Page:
- The Washington Times - Friday, April 20, 2012


April remains a cruel month. New jobless claims are the highest they’ve been since late January, with the four-week average stubbornly hovering around the 375,000 mark. Though we’re technically in a recovery, nobody believes it. A Rasmussen Reports survey earlier this week shows a majority is under the impression America is still in recession. That’s for good reason.

To dig America out of the hole created by the financial sector’s collapse, we need an explosion of industry. Instead, we’re seeing a fizzle. The Philadelphia Reserve Bank found manufacturing output growth slowed slightly in the mid-Atlantic region, with its index of general business activity for the factory sector falling from 12.5 in March to 8.5 in April. The lackluster performance dampens the rest of the economy. People who don’t feel secure about their economic future aren’t investing in homes, so housing inventory remains substantial, with 2.4 million houses listed for sale by the end of February. In a healthy market, an average of 6 million homes changes hands in the course of a year; today, that number is closer to 4.5 million. With a significant chunk of the market still in the process of foreclosure, housing won’t recover anytime soon.

Company managers are also skittish. Employers added a net of 120,000 new employees in March. That’s barely half the number of jobs created in each of the last three months. April’s numbers aren’t expected to be much better, with predictions in the 125,000 to 175,000 range. That will leave the official unemployment rate at 8.2 percent.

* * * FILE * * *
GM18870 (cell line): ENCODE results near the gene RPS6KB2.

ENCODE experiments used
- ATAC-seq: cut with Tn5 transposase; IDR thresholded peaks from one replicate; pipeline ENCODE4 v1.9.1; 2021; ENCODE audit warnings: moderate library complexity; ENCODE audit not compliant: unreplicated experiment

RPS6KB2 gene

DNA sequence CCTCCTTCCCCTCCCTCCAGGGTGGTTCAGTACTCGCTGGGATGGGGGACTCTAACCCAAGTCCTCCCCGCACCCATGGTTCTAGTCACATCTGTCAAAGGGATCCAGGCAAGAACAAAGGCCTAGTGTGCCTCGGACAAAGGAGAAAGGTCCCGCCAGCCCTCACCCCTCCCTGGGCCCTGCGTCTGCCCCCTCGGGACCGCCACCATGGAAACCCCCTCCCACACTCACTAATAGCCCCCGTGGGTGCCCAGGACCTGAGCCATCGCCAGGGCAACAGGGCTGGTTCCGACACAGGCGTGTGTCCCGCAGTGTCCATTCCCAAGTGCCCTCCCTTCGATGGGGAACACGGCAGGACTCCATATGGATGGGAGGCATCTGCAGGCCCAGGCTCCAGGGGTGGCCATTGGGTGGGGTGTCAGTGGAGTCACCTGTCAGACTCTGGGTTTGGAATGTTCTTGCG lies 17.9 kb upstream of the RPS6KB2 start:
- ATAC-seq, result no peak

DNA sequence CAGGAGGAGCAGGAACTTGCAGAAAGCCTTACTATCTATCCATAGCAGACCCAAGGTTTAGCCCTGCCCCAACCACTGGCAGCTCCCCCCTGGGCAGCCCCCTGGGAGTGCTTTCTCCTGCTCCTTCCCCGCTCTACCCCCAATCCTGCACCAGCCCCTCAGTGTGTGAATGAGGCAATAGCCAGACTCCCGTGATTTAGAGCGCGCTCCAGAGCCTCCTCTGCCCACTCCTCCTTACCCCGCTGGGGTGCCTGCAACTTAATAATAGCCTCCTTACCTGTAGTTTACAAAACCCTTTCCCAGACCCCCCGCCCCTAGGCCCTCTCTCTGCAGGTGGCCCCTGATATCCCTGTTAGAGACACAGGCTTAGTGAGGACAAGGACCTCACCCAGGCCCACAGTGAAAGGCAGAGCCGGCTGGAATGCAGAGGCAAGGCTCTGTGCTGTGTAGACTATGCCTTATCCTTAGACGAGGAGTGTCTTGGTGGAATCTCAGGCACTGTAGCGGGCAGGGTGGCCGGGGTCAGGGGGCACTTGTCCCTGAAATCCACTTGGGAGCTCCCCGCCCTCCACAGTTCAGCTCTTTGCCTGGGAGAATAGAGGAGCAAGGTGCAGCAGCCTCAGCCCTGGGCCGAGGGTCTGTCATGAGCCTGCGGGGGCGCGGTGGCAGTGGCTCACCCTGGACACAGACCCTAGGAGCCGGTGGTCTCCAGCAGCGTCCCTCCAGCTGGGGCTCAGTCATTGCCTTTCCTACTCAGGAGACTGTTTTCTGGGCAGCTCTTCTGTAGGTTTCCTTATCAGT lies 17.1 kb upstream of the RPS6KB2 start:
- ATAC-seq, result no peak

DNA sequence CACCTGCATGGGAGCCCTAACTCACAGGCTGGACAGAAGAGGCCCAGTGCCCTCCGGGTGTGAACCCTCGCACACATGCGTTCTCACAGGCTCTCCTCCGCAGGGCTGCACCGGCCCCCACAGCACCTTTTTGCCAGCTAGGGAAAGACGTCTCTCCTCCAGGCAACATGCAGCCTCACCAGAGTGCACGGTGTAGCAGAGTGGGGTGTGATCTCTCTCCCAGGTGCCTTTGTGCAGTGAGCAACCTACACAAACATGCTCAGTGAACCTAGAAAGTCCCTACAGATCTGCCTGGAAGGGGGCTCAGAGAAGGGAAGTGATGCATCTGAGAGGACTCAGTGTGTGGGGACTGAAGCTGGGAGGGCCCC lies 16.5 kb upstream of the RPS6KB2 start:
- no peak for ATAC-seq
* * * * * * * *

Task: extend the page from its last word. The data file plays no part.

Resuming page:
That figure understates the true depth of the joblessness problem. The unemployment rate only measures the number of people actively looking for a job. It doesn’t count those who have left the labor force, discouraged in their unsuccessful efforts to seek work. The labor-force participation rate of 63.8 percent represents an all-time low. Even a year ago, the labor-force participation rate was higher at 64.2 percent. The drop in this rate understates the true level of unemployment.

About 42 percent of those in the jobless line haven’t had work in at least six months. This is a dangerous figure because the longer someone is out of work, the higher is the risk he will lose his home. The longer the period of unemployment, the harder it is to find another job. Because skills atrophy, employers are less willing to hire someone without a recent work history. Individuals who fall into this trap are increasingly likely to throw in the towel and join the ranks of the permanently unemployed.

As we drag through the second year of this “barely there” recovery, there’s little room for optimism. The Federal Reserve meets again soon and might unleash another round of quantitative easing. With interest rates already near zero, nothing is left in that bag of tricks. The true solution lies beyond the reach of monetary policy. Our oversized, debt-laden government is unleashing new regulations and creating marketplace uncertainty. This tells entrepreneurs they should hold back from the kinds of investment that would trigger growth and job creation. Real deregulation, not monetary or fiscal stimulus, is what’s going to free up America’s economic engine so we can finally see an actual recovery.

The Washington Times

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